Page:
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Mohave County Miner.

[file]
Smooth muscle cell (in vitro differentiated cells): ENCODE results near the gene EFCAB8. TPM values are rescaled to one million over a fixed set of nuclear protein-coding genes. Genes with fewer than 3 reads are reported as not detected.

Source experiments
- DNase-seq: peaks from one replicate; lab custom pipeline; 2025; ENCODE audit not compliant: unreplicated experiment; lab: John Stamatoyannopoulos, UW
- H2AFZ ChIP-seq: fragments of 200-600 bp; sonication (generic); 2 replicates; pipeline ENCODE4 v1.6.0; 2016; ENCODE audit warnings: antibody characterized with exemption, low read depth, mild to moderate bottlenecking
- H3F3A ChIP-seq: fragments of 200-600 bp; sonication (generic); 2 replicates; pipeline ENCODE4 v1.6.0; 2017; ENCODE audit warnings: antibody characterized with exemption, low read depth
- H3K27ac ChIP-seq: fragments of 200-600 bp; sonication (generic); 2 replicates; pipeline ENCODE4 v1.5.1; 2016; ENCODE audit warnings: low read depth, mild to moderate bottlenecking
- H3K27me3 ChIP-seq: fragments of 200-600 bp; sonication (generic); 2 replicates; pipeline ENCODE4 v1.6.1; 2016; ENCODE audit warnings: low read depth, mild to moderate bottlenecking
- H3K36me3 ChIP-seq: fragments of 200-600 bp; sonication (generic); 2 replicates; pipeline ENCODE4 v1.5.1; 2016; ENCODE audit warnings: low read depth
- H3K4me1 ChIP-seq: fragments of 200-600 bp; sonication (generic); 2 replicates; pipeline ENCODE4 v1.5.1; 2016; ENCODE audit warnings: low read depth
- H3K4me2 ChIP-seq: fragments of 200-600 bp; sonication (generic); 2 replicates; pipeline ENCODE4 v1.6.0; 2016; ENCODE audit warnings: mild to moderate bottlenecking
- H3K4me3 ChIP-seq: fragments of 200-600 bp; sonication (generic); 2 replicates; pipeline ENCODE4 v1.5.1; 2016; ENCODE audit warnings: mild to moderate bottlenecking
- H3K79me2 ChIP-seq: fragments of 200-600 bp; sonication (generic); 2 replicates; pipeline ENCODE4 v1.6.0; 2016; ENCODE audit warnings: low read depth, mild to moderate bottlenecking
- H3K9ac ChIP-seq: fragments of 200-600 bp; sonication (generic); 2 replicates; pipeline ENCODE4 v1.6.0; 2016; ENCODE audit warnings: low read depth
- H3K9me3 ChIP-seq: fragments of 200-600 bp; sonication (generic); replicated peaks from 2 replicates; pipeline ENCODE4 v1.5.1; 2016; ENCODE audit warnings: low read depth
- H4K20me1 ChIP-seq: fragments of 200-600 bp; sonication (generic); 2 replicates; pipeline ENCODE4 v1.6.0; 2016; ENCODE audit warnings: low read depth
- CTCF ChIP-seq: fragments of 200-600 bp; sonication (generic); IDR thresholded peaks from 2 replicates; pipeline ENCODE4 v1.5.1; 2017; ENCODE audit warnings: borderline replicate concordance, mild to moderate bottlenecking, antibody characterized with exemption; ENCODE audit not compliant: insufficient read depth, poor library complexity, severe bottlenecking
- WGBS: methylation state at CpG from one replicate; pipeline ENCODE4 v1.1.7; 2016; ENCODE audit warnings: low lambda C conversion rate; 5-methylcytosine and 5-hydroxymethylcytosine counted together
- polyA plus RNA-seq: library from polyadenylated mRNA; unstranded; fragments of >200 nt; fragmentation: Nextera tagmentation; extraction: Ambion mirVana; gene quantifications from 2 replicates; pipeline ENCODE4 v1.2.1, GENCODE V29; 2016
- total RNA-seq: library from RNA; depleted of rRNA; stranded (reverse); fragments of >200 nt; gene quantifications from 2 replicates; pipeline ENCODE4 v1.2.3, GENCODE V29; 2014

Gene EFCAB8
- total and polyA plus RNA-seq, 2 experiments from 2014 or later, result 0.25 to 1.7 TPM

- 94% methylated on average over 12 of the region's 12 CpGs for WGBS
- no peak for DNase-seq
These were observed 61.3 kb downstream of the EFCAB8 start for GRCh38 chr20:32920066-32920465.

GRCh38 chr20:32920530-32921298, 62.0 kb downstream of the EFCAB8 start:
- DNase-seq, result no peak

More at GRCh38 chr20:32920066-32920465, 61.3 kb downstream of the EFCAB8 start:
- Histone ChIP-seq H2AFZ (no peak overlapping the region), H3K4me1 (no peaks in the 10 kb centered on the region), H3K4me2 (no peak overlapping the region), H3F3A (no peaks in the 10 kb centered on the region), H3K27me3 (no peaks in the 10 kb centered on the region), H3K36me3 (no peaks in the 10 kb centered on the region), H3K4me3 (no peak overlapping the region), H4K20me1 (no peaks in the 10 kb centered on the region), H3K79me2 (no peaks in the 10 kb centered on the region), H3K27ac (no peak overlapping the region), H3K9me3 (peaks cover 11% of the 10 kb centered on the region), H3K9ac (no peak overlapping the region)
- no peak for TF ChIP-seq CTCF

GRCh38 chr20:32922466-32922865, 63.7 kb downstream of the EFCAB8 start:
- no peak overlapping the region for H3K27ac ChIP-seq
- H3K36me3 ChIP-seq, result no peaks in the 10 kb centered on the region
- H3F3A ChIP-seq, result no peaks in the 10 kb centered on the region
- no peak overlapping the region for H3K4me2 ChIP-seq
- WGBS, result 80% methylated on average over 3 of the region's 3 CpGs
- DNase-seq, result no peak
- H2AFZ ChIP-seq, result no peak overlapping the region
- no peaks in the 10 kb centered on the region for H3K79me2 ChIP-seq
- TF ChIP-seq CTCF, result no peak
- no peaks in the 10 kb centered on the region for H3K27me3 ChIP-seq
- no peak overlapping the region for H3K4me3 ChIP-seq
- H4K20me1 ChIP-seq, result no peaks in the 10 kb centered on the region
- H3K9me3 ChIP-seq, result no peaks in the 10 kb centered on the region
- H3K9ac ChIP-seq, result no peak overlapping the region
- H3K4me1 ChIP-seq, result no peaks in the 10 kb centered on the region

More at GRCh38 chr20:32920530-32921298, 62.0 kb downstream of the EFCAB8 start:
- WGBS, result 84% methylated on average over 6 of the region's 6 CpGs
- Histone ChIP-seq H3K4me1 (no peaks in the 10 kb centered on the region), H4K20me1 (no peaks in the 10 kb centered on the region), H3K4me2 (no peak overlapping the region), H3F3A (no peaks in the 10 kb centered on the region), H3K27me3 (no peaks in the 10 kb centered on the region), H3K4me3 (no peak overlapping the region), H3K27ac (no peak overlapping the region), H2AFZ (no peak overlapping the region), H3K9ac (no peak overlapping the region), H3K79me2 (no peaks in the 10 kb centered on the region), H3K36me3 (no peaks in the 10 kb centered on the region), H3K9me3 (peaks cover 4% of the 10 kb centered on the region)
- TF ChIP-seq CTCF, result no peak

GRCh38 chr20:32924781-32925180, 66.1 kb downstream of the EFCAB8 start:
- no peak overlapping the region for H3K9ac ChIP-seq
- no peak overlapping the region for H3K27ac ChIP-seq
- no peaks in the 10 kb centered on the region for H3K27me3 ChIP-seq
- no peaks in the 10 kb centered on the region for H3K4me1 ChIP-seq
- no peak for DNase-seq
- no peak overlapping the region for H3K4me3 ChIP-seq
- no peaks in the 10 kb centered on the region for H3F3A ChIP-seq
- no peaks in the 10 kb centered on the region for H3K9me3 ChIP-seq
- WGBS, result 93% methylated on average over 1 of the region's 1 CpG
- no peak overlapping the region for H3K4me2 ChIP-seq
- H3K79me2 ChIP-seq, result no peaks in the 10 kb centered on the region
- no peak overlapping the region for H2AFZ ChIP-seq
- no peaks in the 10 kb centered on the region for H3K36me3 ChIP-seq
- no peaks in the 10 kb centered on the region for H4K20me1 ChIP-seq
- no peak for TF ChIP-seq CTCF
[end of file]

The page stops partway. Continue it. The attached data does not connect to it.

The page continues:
MINERAL PARK, A. T., SUNDAY, APRIL 13, 1884. NO. 23. vol. n. MOHAVE COUNTY MINER. Published Etkbt Sundat Bx ANSON H. SMITH & CO o o James J. Hyde, Editoe o- -o- SUBSCBIPTIOX BATES: One Copy, One Year " Six Months... " " Three Months. Single Copies -5.00 m Entered at the poi zt cond-clss matter PROFESSIONAL CARDS. e. i.. mntMCK, is. PHYSICIAN AND SURGEON Mineral Park, A. T. W. G. BMKELY, A.rX" AND DISTRICT ATTORNEY, .Mineral Park, A. T. Clisx CnoncHinii - Daks cmiRCniLT. & BASiV. . ATTOBNEYS A.T X.AJW Prescott, A. T, J. W. STEPHESSON, Attorney &, Counselor at LaY AND NOTARY PUBLIC, . Minora! Park and Kingman, A T. BUS Hi & WEJxtS, . Wi 3 SCOTT, A.T. figW:il practice in all the Courts Territoiy. in the ATTOSteTEY AT LAW, - FLAGSTAFF A.-T - U J. IS. SURPHY, ATrOBHSY AT LAW Mineral Park, A. T. "Mining litigation and obtaining patents to mines a specialty.?3 L. J.HSSBLL, Practical Assayer, KINGMAN, ARIZONA. Assaying, Melting and Refining done at short notice and at Reasonable Rates. Assay Office in the rear of Ryan & Co s Saloon. O, F. EHUEKCEK. Issayer & Analytical Chemist. ffice: Lone Star Concentrator. ying in all its Branches. sGold and Silver Bullion Melted into Bars nd Stamped. ty 0. S- Mineral Surveyor ST W. A. Fairfield, ASSAYED, ALBUQUERQUE, N. M. IF"A11 Worlt Guarante ed Cor rect or M-tiMty Refunded. Mines Examined & Reported on Sioinco m Jliuoriu Jt i I on foolish he Aim BX JEBOME B. BELL. Ub, foolish boart, why foel In pain aplbasnre, And banish sniilea to find In tears a treasure? Why seek the oruol thorns Bonaath tbo roses; Why harbor thoughts of night Before day closes? The joys of life, at best, Are far too fleeting, That thou should haste the hour Of giief's sad greeting. Sufficient to the day Is its sorrow; For tllo pleasures of to-day May pall to-morrow. A 3IODEL WOMAX. 5ns fair- UlSwn She never gossips after'church Of dresses or of hats; She never meets the sewing sohool, And joins them in their spats. Sbe never beats a Bale3uian down, Nor asks for pretty placquos; Sbe never asks the thousand things "Which do his patience tax. These statements may seem very strange- At least they may to some But just remember this, my friends. The woman's deaf and dumb. A Wisely Anonymou3 Man. A LITTfiE KISS. If I should steal a little kiss, Oh, would she weep, I ouder? I tremble at the thought of bliss If I should steal a little kins ! Such pouting lips would never miss The damty bit of plunder: If I should steal a little kiss, Oh, would she weep, I wonder? He longs to steal a kiss of mine He may if ho'll return it; If I can read the tender sign, He longs to steal a kiss of mino; "In love and war" you know the line Why cannot ho discern it? Ho longs to steal a kiss of mine He may if hejll return it. A little kisG ydieu no one sees Wkerels the impropriety? How sweet amid the birds and boea A little kiss when no one sees: Nor is it wrong, the world agreo, When taken with sobriety. A little kiss when no ono sees, Where is the impropriety? THE Or.T CHURCHYARD. Nae dreams disturb their sleep In the auld kirkyard; They hear nae kindrod weep, In tho auld kirkyard. The sire with silver hair, Trie mother's heart of care, Theyonng, the gay,.the fair Crowd ta old kirkyard. The heart's sad beatings co.osa In the auld kirkyard; And aliens rest in poico In the auld kirkyard. Whore ebbed dark floods of atrifo, Dovo-liko hops, xrV promisorif, Plants tho brokan branch o' life In tho auld kirkyard. A ISOKIXER Ff GUT Details of a Figlit Between Kan clicros and. Apaches. The Socorro (N. M.) Sun publishes- an accouDt of the killing of Tanvo, or "Big foot," the Apache sub-chief. which has not been heretofore made public and which is interesting in the details given. It was about four years ago, when Yictoria, the Apache chief, was raiding through New Mexico, that tho band approached the ranch of John Foster, situated on the San Francisco river, near the mouth of White Water creek, in the Mogollon mountains. Just before reaching the camp the band separa ted, Yictorio. with one body, going into camp a few miles away, while a band of seven, under Big Foot, pre pared to make an attack upon the ranchmen, who had observed them and were prepared to resist desper ately. The Indians made the attack. and were received so warmly that at the first fire three of them went down and the remainder fled. Foster, who led the fight, thus describes what happened when the ranchmen started out in pursuit: It was discovered that Lit tle Foot, the sub-chief of the band of seven, with two buck warriors, had received mortal wounds, dying, from indica tions, suddenly. But where was "Rio-Font? It was known that he was hit, as he was the first one shot at, and he was observed hopping off aDDarentlv badly hurt. We searched the grounds surrounding the battle field for almost a mile distant, and at last came upon tho chief hid under a hnnp.h of brush, in the last throes of death, battling with a broken le; and a fatal shot in the body. I took my knife from my belt (all ranchmen in those times carried knives of some kind) and scalped him with as much pleasure as he would have done one nf ns had he been victorious, and took out of his head his jaw bones One of our party also scalped Little Foot, and with their scalps dangling from our rifles we marched back to our cabins." Big Foot's jaws, Mr Foster explained to the interviewer. "With Big Foot's jawbones I made a pair of spurs, and I have them to day as a memento. His hair I braided into a watch chain, a relic I would not part with for a large amount of money." The "Vatican. A writer in one of our contempo raries concludes that this word is oft en used by many who do not under stand its import, and he proceeds to explain. The term refers to a collec tion of buildings on one of the seven hills of Rome, which covers a space of 1,200 feet in length and 1,000 feet in breadth. It is built on tho spot once occupied by the garden of the cruel Nero. It owes its origin to the libQf-BHin-Tii early part of the sixth century, erected a humble residence onjts site. About the year 1160 Pope Eugenius rebuilt it on a magnificent scale. Innocent IL, a few years afterwards, gave it up as a lodging to Peter II., King of Arragou. In 1305 Clement at the instigation of the King of France,re moved the Papal See from Rome to Avignon, when the Vatican remained in a condition of obscurity and ne glect for more than seventy years. But soon after the return of the Pontifical Court to Rome, an event which had been so earnestly prayed for by poor Petrarch, and which fi nally took place in 1376, the Vatican was put into a state of repair, again enlarged, and it was thenceforward considered as the regular palace and residence of the Popes, who one after tho other added fresh buildings to it and gradually encircled it with an tiquities, statues, pictures, and books, until it became the richest depository in the world. The library of the Vatican was commenced 1,400 vears ago. It con tains 40,000 MSS., among which are some of Pliny, St. Thomas, St. Charles of Borromeo, and many Hebrew, Syrian, Arabian, and Ar menian Bibles. The whole of the immense buildings composing the Vatican are filled with statues found beneath the ruins of ancient Rome, with paintings by the masters, and with curious medals and antiquities of almost every description. Wheu it is known that there have been ex humed more than 70,000 statues from the ruined temples and palaces ol Rome, the reader can form some idea oMhe richness of the Vatican. It will ever be held- in veneration by the student, the artist, and the schol Raphael and Michael Angelo ire enthroued there, and their throne will be as enduring as the love ol beauty and genius in the hearts of their worshippers Scientific Amer- -ian A Curious 31me. There h at Sunny Comer, New South Wales, a mine that has- been mined foi gold for twenty years past, and has been the fortune of f,wo or three men. Tno ore has been uu through a five stamp mill, and has yielded from half an ounce to twenty ounces of gold to the ton. By good fortune the water supply was short, and they had to settle ell their tailings in tanks so as to save the tailings to save the water. They now find themselves in posses sion of a pile of tailings estimated as containing from 15,000 to 20,000 tons. aud from maay different assays made iu the last vear each ton will contain from 40 to 70 ounces of silver and from 5 to 7J per cent lead. An old California mining man, who is now managing the mine, writes to a friend in this city a letter decrib ins the curious geological features of the mine. It is a flat lode. Above the crushing ore, which is a decom posed quartz, with some iron in it, is a pipe clay, spottted with small crys tals of pyrites. The crushing ore is from a few inches to four or five feet thick; and then comes in some places a light red gossanny iron ore, and below that a hard, flinty rock, that they never have gone through. In places a ViGavv lead ore is found between the gossan and the crushing stuff. It Bflfims to run in channels, and some times will entirely disappear in a few feet. Since our California friend has been at the mine he has had the o-ossan assayed, and there is silver anA lond in all of it. although to look at it no one could see any sign of either lead or silver in the ore. In one place they sunk through fVia o-nsKan and came on a eralena unv, n lode. It is twenty-four feet wide. but is not very good, as it only gives about 18 per cent lead and 15 ounces silver. It contains a good deal of zinc and iron, and also some copper. When in the winze lately the mana ger noticed the lode was all covered with little blue crystals of sulphate of copper. The water running out from the mine leaves thick coatings of metallic copper on the iron rails if they are immersed a short time. Several geologists and mineralogists of note have examined the mine, and they all say it is a very queer speci men of a mino. The gossan being under the ore makes our California friend believe that it has been turned upside down. Mining and Scientific Press 3facliiiiery and ti "plHias taken years of improvement to make headway against the strange uotion that improved machinery and mechanical process work against the workingman. ' It has been the cry at every new step in advance that it would be the death blow to some in dustry formerly carried on by baud. The locomotive was to do away with teaming, The sewing machine was to be a foul crime against the wel fare of the .seamstress. The reaper and mower were to interfere with the rights of the sturdy swath-cut ters of the farms. In short, every advance has been met by just such objections. Yet there is less poverty, less squalor. Jess ignorance and less idleness among tho laboring classes in our age, which is the age of in vention, and m our land, the land of inventive genius, than in any other land or age the world has ever known. Milling processes have been so lately and so rapidly improved that they have suffered less obstruction than many others. Still there has been a vast amount of very foolish talk about this branch of trade, and there still is. Yet, not the least valuable effect of modern mechanical improve ment has been tho broadening of the ideas and the general improvement of mind it has brought to that very conservative class of men, tho mill ers. The almost incredible apposi tion suffered by Oliver Evans would be an impossibility in 1883, and wo may view this fact with satisfaction as indicating the enlightened condi tion of tho present generation of millers. Roller Mill. Stealing; a Ride-in England. A man wishing to travel free from Wolverhampton, England, to Liyer pool, procured two stout pieces of rope, which he fastened to tho axle of a railway carriage, leaving a noose at the end of each. Into one noose he puts his legs while he in serted his shoulders into the other. In this position he hung when the train started. The train was an ex press, and did not stop until Crewe vvas reached, which is about 70 miles from Liverpool. JETejvas rather un comfortable when the train began to move, but when it got into full swing he had real torture, and when he reached Crewe he was nearly dead with fright. Here he was taken into custody. To the magistrate who ad judicated on tho case he explained that his sensations when swaying to and fro were something awful, and the effect of the sleepers as they rushed past him nearly robbed him of reason, and he "was afraid that every moment tho rope would slip from his shoulde-rs and hang him." Ihe magistrate decided that he had enough punishment, and, remarking chat he was not likely to repeat the experiment, sent him about his busi ness. This must be a groat deal worse than riding on a truck, which Amer ican tramps sometimes do. Fire-Proof Theaters. In two recently constructed thea ters abroad one at Edinburgh and the other in Loudon special effort has been made to render them prac tically fire-proof. With this view one of the most important provisions is that of building the proscenium wall, separating tho stage from the auditorium, from the basement to the roof, and providing its large openings with an iron curtain. In the case of the new Prince's Theater London, this fire-proof curtain weighB 11- tona, is 30 ieet 6 inches wide by 28 feet 6 inches high, and is constructed ot two screens of wrought iron plate inch thick, forming a double division, with an air space of 6 inches between. This curtain is raised by means of a hvdraulic ram. far which only 84 gallons of water is required, fur nished by the city mains. It may be raised or lowered in 40 seconds, bv simnlv touching a lever in the prompter's box. The only two other openings in the proscenium wall at this theater havingiron doors, a fire on the stage might thus be readily separated completely from the audience portion of the house. Scientific American. P. T. Baritnm on Advertising. No man in America has shown more elasticity in recovering from financial disasters than P. T. Bar num, the great showman. He has been several times apparently utter- yet he ha ."er strccebsr-t bave qmetlyMWwi 11 iu a pauuci a secret of tnese successes was' recently explained by him in a con versation with a delegation of busi ness men. "One thing," he said to them, "you do not any of you adver tise enough. You ought to invoke printer's ink every day. Ycu are sleepy and want your business to run itself. Standing advertisements command confidence. The man who for a year resides in a community" and leads a reputable life, even though he bo of moderate ability, will grow in tho confidence and es teem of his fellows. On the same principle a newspaper advertisement becomes familiar in tho eye of the reader. It may seldom be read, still it makes the name and business of a man familiar, and its presence in the columns of a paper inspires con fidence in the stability of the adver tisor." Let a prominent business man remove his advertisements from the local papeis and he will drop from the public eyo and thought almost as effectually as if he was laid away in tho cemetery. The Eagle and the Mite. An eagle, overwhelmed with sor row, sat upon the branches of a tree in company with a kite. "Why," asked the kite, "do I see yon with such a rueful look?" The eagle an swered, "I seek a mate suitable for me, and am not able to find one." "Take me,-" responded the kite: "I am much stronger than you. I have often carried off an ostrich in my talons," The eagle persuaded by these words, accepted the kite as a mate. After the election, so to speak, was over, the eagle told the kite to fly off and bring back the ostrich it had promised. The kite soared aloft and returned in time with a miserable little mouse in an advanced state of decomposition from the length of time it had lain on the ground. "Is this," said the eagle, "the faithful performance of your promise to me?" The kite unblush- ingly responded: 'You must know that to accomplish any object there is no liel will not tell." The only moral to this fable is that the people should not always send to the Legis lature the man who talks loudest with his mouth. Galveston News Ignoble Piite of a Steasnsvhip. The Great Eastern has been pur chased by the British Government for use as a coal hulk at Gibraltar. "How have the mighty fallen!" may well be said of this unlucky vessel. Born out of due time, she has never fulfilled the hopes of her projectors. Her only useful period 'was when she was employed in laying submarine cables. As a freight and passenger steamer she was a dismal failure. Sim was too kjr for any port m Great Biitain but Mil ford Haven Her career has been punctuated by li'enpfprs. Sho has been tried in a dozen capacities, and has failed in all, and now she is degraded to the humiliating function of a coal hulk Nor is there yet any probability that the demands of commerce or trans portation will over justify the build ino- nf vorspIs of her size. For not only is the difficulty of finding work Eor such morslers almost insuperable but, as the New York Tribune says, they are objected to on the practical rl t.hji'. it is alwavs unsafe to put too many eggs in one basket. Two miners of Alum Creek, says Wnl kcr Lake Bulletin, last week went up to the mountain above their cabin to look at some boundary lines After their work was done they gave way to the inclination common to all mnn. to roll snowballs down the slopes of the drifts which had gath ered id the ravines. One long slope, one mile in kngth, just above their cabin, was particularly tempting, and they went out of their way some- mew TThe what to cret a chance to start some balls rolling. The sun had softened vthe snow a littfe. and the first ball b(3gan increasing in bulk as soon asvit started. Both bulk and mo menfaim increased until, swollen to an enormous size, it burst into sever al piece?, each of which continued gathering material until a strip of ground lOCMeet wide was cleared of snow. The immense balls gathered rocks and eartfa as they moved, and the whole avala cabin of the men Mo started was an lllnstrationX or "sowi wind and reaping th the cabin and all it con aken up by the swiftly ft-uaxFk-d-to-the, bd of he destruction was com; the two men had to come thorne for a tent and blankets. Thoy think now that starting avalanches is exciting sport, but a little too ex pensive. "So you have been fighting again on your way home from school?" "Y yes, sir." "Didn't I tell you that this sort of business had got to stop?" "Yes, pa; but -" "No excuses, sir! you probably pro voked the quarrel!" "Oh, no! no! He called me names." "Names? What of it? When a boy calls you names, walk along about your business. Take off that coat!" "But he didn't call me name." "Oh, he didn't? Take off that vest, sir, at once!" "When he called mo names I never looked at him; but when he pitched into you I I had to fight." "What! Did be call me names?" "Lots of 'em, father. He said you lied to your constituet-ts, and went back on the caucus and had " "William, put on your coat and vest. I don't want yoa to come up a slugger, and I wish yen to stand well with your teacher, but if you dan lick that boy who says I ever bolted a regular nomination, or went back on my end of the ward, don't be the least bit afraid to sail right ahead." At Toledo a sharp-looking young man boarded the Detroit-bound train, and! after looking over the passen gers in one of the coaches, he took a seat beside a traveler with a race as honest as a four-dollar bill. Just as the traira was about to start the young man suddenly said: "My friend, lam on my way to JLfeu.o;& to see my mother die." "Eh! that's too bad." "I haven't any monr with me, but I'll give you my watch for security if you'll lend me 20 until we reach Detroit." "Let's see the ticker." The watch was a galvanized affah worth about 50 cents per pound. The man with the four-oollar f.-iee examined it, shook it and put it in his pocket. Thun he slowly drew a twenty-dollar bill from his vest pock et and handed it to tho young man. Tho latter simply glanced at it and then tho two smiled. nen tney shook hands. Then the watch and tho bill changed back. The watch was a doad swindle and the bill a counterfeit, and both belonged to the 'profesh." Detroit Free PresH. Learn to be Jiraef. Learn to be brief. Long visits, long stories, long exhortations and long prayers seldom profit these whe have to do with them. Life is short, time is short. Moments are precious. Learn to condense, abridge and in tensify. We can endure many an ache and ill if it is soon over, while even pleasure grows insipid, and pain intolerable, if they are protract ed beyond the limits of reason and convenience. Learn to be brief. Lop off branches; stick to the main fact in your case. If you pray, ask for what you would receive and get through; if you speak, tell your mes sage, and hold your peace; boil down two words into one, and three into two. Always learn to be brief. Ex change. Quarter of a Cestuey's Silexce. Twenty-five years ago Mrs. Dewes cf Canton, Ohio, asked her husband to do a trifling thing, which he regarded as an absurdity, or out of the question, aud refused to perform the favor. She became angry and told her husband that if he did not do it she would never speak to him again. At tin's her husband became angered and replied that he would not do if, and furthermore, that he would not speak to her until she spoke to him first. The other morning the wife woko up feeling very badly, and 1 turning to her husband, said: "Wil liam, I believe I am dying." They were the first words she had spoken to him in twenty-five years. Tho husband had been equally as silent. She did not die, however, and they have been talking to .each other ever since. A Rajah's Throne. A huge crystal throne has just been manufactured in England for an Indian rajah. Some idea of the elaborate workman ship which has been employed in the onstrnction may be gained from the ct that the finial of the legs are ach cut into 324 accurate facets.. used to some throne substantj are covered wi-glass and hidden. The cushions and hangings are of crimson velvet, and altogether the rajah is destined to possess a gor geous and probably a very uncom fortable seat. In boring for water near Snake River, about forty-five- miles from Dayton, Or., recently, a stratum of frozen earth was encountered at a depth of fifty-five feet. Passing through .this for five feet, numerous cavities wore found, from which cold air came in gusts. The escap ing air at the bottom of the well can be heard roaring at some distance. It is not possible for any one to hold his hand over tho well for any length of time without freezing it, and a bucket of water let down into the well was frozen over m a few min utes. Work on the well has been abandoned on account of the cold. A colored individual who went down on the slippery flags at the corner of Woodward avenue and Congress street scrambled up and backed out into tho street and took a long loook towards the roof of the nearest building. "Yon fell from that third story window!" remarked a a pedestrian who had witnessed the tumble. "Boss, I believes yer!" was the prompt reply; "but what puzzles me am de queshun of how I got up dar an why I was leanin' outer de winder!" Detroit Free Press. Mrs, Brigham Young has died the third time, or rather three of them died once. Only sixteen mourning widows survive him. Artemus Ward remarks that "Brigham Young was an indulgent father and a numerous husband ; he has married two hun dred wives; he loves not wisely but two hundred .well. Ho is awfully awf nl married: ho is the most, mar liedest man I ever saw. I was intro duced to his mother-in-law; I can't exactly tell how many there is of Tier, but it's a good deal. .Foregone Conclusions. Blaine will.be nominated for Presi dent. Blaine vr ill be elected President. Blaine will give us an Amorican administration. - -iT Biaine will compel foreign powers te respect us. Blaine, is the coming man. Cali fornia Spirit of the Times. Patent applied for: Cheap burglar alarm. Drive a headless nail into the casing over and door, and after closing the door nang a tin pan on the nail when you go to bed. That is to say do all this if yon are natur ally timid and want a cheap burglar alarm that will work every time. Detroit News. "If you would freeze," said George, snuggling up a little closer, "you would make delicious ice-cream." "If you were to freeze," responded Amelia with severity, after catching a wbiff of his breath, "you would make arum punch." It makes an editor mad to have word come up through the tube from the counting-room that a lady is waiting to see him, and after tramp ing down six flights of stairs find her to be only his wife after a ten dollar bill. Philadelphia Call. It pays to advertise. A gentleman in New Haven, Connecticut, adver tis6d the other day for a boyt and a few days afterwards his wife present ed him with a son weighing, teji pounds. l'oclict Uoolf Lost. To Whom rr May Concebx : I will pay a fair reward for the return of . Ui-w.lr nntttniniTM' monBV. DASS68. aud certificates of deoosit-litolen Qfipe 5th iast. All persons are warneu ohase any ceriinoaie oi aopoaii thoy are non-negotiaoie. P. S. No- ouestions wil pocket book oat tuo niou m athfinr"(fiflH END FOR PRICE LIST. Asked as to what use he had for